Tiny muon particles could detect concrete faults

Muography could help inspectors detect structural defects within reinforced concrete (Image: Dreamstime)
Muography could help inspectors detect structural defects within reinforced concrete (Image: Dreamstime)

Researchers in Germany, along with the University of Glasgow, are working to certify a method of harnessing tiny particles – called muography – to detect faults in concrete.

They hope their work to detect problems in concrete structures before they fail could save lives.

The scientists at Germany’s Bundesanstalt für Material­forschung und -prüfung, led by Ernst Niederleithinger, are working on testing and certifying muography so that it can be used in a commercial setting.

Imaging technique

Muography is an imaging technique that produces an image of highly penetrative, tiny particles called muons. Cosmic rays from space generate muons in the earth’s atmosphere, through reactions between the rays and atmospheric nuclei.

Muons pass through low-density matter with ease – hundreds pass through the human body every minute. But their progress is slowed, or even stopped, by matter with a higher density.

While they can get through concrete, they struggle to pass through steel, which is several times denser. That means it’s possible to harness them to detect problems with steel-reinforced concrete not visible to the naked eye.

Uses in archeology and mining

The fields of archaeology and mining have already made use of muography, using muon detectors called Muon Imaging for Mining and Archaeology (MIMA). The technology has been around since the 1960s.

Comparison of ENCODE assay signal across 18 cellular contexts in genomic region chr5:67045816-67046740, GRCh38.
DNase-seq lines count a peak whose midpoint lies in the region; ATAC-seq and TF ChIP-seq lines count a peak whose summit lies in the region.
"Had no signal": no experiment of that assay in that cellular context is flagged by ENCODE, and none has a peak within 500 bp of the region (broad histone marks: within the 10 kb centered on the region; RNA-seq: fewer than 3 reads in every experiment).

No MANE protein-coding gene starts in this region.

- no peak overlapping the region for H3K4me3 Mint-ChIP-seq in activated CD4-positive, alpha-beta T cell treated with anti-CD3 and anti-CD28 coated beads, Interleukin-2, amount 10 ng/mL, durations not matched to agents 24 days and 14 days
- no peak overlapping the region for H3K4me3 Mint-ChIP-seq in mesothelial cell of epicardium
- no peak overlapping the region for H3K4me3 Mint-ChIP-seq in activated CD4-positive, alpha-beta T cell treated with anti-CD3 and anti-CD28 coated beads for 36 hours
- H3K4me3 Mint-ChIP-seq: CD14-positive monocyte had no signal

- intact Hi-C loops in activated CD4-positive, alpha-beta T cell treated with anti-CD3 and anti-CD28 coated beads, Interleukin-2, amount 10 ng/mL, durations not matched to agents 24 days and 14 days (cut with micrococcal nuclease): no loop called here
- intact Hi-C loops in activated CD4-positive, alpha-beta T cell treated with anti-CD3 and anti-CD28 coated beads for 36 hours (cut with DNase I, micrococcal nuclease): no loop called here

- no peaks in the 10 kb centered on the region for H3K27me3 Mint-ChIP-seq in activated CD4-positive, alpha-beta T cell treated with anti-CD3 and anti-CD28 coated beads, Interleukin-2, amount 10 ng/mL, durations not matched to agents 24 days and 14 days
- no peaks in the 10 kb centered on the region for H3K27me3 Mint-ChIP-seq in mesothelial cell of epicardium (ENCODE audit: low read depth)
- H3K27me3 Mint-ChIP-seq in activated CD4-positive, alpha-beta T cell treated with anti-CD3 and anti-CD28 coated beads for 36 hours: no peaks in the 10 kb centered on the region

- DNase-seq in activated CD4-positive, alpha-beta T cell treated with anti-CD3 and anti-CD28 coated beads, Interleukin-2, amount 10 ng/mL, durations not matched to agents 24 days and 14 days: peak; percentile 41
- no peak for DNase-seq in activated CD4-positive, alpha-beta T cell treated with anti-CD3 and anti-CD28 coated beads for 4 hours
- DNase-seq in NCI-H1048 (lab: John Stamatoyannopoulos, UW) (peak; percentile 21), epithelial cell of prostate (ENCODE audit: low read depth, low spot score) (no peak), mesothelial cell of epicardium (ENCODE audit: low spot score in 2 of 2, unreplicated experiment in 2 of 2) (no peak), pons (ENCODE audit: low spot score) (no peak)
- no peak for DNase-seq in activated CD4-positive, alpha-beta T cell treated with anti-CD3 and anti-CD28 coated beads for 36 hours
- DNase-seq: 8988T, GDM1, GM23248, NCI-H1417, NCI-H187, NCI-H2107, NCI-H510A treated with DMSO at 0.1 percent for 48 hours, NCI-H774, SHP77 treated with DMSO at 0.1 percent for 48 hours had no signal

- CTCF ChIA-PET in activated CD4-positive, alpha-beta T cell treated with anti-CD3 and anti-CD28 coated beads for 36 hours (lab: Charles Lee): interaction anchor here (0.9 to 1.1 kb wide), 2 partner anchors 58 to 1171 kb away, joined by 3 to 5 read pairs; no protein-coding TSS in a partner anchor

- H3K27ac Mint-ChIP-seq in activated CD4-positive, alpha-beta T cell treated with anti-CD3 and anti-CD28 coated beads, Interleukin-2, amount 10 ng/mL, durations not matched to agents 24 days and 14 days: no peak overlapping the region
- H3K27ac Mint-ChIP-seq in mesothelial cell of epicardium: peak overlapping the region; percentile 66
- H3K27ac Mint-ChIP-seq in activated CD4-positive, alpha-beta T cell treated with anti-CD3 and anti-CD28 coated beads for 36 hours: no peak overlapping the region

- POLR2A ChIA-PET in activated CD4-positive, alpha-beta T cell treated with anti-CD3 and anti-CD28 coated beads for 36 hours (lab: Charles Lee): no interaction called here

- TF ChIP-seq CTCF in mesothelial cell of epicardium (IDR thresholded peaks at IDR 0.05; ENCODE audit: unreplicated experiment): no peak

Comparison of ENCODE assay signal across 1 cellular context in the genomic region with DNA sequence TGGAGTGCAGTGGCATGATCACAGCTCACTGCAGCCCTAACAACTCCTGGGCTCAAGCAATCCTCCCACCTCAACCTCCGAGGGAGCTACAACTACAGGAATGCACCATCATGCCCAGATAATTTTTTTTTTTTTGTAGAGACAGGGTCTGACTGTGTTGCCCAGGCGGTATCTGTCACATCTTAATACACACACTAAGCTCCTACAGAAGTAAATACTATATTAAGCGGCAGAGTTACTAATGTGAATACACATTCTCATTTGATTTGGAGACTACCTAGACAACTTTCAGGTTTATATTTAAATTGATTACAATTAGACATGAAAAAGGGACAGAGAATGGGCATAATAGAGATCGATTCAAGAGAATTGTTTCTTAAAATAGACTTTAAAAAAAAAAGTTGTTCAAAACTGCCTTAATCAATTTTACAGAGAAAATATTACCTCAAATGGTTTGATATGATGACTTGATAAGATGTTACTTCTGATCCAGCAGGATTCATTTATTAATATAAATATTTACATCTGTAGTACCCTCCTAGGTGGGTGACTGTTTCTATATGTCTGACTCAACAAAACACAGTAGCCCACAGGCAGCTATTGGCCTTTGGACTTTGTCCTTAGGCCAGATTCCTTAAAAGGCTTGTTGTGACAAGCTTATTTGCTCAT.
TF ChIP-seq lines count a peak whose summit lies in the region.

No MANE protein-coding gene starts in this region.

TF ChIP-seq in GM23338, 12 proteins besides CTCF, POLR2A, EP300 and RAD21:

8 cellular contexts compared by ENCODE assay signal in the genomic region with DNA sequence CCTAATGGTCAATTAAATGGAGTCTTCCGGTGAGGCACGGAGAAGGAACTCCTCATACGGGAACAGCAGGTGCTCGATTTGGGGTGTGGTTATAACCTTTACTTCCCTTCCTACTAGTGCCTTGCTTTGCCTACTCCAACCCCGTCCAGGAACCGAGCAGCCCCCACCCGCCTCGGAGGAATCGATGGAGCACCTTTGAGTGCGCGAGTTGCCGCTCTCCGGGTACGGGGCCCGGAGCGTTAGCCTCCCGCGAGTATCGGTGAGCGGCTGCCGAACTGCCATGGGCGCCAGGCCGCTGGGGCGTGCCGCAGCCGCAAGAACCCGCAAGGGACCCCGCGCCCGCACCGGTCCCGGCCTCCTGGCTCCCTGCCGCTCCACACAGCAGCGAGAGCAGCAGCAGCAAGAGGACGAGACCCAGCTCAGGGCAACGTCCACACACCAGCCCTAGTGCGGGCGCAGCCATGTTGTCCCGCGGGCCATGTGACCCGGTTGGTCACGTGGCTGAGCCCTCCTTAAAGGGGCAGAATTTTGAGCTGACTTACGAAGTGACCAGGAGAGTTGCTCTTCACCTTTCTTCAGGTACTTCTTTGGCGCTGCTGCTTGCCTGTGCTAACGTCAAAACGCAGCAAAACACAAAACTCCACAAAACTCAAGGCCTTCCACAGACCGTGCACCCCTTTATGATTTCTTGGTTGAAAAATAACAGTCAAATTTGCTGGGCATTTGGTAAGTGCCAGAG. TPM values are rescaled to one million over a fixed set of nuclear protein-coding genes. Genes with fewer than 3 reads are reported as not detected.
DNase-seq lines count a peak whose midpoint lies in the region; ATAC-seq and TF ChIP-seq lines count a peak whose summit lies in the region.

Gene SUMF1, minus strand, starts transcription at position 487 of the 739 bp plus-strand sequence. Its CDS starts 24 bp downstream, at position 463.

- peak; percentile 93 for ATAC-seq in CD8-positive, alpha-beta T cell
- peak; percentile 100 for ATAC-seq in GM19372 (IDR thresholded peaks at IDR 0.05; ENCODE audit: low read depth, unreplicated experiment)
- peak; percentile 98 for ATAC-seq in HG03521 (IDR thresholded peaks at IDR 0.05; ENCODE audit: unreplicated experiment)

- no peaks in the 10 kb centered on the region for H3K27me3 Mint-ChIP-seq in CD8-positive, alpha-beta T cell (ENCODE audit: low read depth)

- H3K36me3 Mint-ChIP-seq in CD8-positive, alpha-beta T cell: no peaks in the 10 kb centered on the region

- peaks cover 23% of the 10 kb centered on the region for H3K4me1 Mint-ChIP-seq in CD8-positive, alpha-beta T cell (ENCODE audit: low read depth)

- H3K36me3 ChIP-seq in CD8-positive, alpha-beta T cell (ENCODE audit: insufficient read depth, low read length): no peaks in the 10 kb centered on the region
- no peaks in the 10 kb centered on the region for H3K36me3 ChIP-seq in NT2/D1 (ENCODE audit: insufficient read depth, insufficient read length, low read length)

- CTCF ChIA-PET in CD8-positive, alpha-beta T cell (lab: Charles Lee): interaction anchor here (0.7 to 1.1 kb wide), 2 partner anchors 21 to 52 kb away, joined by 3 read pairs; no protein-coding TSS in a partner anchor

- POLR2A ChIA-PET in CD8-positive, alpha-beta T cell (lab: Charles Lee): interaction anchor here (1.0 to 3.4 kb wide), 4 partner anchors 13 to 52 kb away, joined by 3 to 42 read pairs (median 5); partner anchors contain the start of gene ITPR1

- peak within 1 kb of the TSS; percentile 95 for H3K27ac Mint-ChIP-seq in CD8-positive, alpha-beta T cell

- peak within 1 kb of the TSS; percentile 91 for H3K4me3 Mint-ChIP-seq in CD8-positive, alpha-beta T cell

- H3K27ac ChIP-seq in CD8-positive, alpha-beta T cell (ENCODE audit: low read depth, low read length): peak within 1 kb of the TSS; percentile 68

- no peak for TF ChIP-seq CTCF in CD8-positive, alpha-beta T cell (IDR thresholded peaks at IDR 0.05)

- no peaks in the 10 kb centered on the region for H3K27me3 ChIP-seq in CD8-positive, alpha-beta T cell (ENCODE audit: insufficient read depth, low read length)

Physicists from the University of Texas used it to reveal Mayan temples in Mexico. They were previously thought to be hills in the Yucatan rainforest of Mexico. A muographic scan of the area found that the landforms actually contained rooms and chambers.

The Morandi Bridge in Italy was demolished following its collapse.
The Morandi Bridge in Italy was demolished following its collapse

Now Niederleithinger, who recently featured in a Financial Times article about this work, wants to apply that technology more widely to the built environment. His work comes amid the high-profile failure of several concrete structures around the world – with tragic consequences. In 2018, the Morandi bridge in Genoa, Italy, collapsed with the loss of 43 lives.

A report found that corrosion of cables at the top of the southern stay of one of the bridge’s towers was the trigger for the collapse.

In 2021, Champlain Towers South, a 12-storey block of flats in the Miami suburb of Surfside collapsed, killing 98 people. The USA’s National Institute of Standards and Technology (NIST) is leading a federal investigation into the collapse. It will conduct tests on samples of materials from the site to determine if there were flaws in the structure of the building.

Application in the built environment

Muography would allow the inspection of buildings before such collapses occur. Inspectors would be able to ensure that metal rebar and other elements are in good condition and where they are supposed to be.

Niederleithinger is currently sending samples for testing to the University of Glasgow, which has its own muon detector. He plans to relocate to Glasgow for three months next year to work more intensively on testing and certification. He will work alongside David Mahon, a research fellow in the school of physics and astronomy at the university.

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